Don’t worry, the school and the sports programs will reward them with certificates and trophies if they work hard enough. At the end of our homeschool year, I do reward them with one unique certificate for a skill or special strength they’ve shown or improved upon all year.
Rewarding a child for everything they do good can make them think that they only matter when they DO things good. However, they should feel as though they matter NO MATTER WHAT. They don’t ONLY matter when they do good on the baseball or football field or swimming pool. So we must ask ourselves, “Is this the only time I’m cheering for my child? …when they’re on the sports field or in the classroom sitting still?” I need to make sure I’m encouraging good behavior and hard work outside of those things.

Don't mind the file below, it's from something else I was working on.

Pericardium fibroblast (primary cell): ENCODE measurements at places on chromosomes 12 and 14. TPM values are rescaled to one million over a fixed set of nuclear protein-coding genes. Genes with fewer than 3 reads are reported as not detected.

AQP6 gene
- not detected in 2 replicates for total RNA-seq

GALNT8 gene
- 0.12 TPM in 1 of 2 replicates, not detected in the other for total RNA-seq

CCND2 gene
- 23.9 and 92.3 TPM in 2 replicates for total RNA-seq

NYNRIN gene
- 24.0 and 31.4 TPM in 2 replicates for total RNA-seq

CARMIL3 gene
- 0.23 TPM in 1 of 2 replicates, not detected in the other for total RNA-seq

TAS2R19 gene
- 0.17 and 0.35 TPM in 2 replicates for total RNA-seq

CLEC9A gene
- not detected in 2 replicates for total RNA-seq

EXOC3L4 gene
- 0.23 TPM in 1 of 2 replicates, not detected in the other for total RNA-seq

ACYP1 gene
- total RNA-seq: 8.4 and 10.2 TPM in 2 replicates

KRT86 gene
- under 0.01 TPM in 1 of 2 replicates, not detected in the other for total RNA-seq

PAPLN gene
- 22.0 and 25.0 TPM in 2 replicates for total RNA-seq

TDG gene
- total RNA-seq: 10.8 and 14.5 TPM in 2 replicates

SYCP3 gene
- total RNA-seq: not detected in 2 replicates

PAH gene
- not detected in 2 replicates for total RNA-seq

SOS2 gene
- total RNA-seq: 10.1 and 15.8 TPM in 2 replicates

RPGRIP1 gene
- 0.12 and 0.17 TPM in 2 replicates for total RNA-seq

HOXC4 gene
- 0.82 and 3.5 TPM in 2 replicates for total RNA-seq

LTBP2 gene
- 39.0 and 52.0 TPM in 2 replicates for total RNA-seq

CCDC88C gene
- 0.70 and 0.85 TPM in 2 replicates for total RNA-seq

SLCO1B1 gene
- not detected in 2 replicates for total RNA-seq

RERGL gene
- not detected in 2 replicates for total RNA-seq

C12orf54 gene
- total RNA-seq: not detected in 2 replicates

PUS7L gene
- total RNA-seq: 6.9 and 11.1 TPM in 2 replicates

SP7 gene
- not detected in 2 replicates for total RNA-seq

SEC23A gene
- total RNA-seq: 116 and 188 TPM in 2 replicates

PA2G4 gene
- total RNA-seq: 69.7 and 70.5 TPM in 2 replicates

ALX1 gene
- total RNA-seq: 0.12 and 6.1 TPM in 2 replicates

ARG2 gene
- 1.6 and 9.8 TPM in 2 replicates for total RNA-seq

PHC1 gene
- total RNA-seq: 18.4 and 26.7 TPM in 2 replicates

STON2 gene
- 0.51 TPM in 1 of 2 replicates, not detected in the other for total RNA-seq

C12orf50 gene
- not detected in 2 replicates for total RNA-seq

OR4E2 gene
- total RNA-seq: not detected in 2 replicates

Their character matters more than anything else in their life, which is what will make you the most proud of them when they’re older and off on their own. A pat on the back and a genuine Thank You goes a LONG way.
Keeping their room clean, picking up after themselves, and picking up their own clean laundry. This is something that should be done regardless. This also goes back to gratefulness for what you have. Picking up after yourself is a sign of maturity.
You pick up after yourself, or I will pay your sibling to do it and deduct from your weekly pay. OR I will deduct from your weekly pay for every time I had to pick up. They’ll learn really quickly that having no money leftover is no fun.
For all of these UNPAID responsibilities, they do come with consequences if they’re not done. You want to go to a friend’s house, play on the iPad, or go fishing? You might want to make sure that stuff is taken care of.
Some other ideas we’ll be doing soon is to also let them start planning family vacations and finding good deals online. Show them how to pay a few online bills and make them responsible for making the payment for you.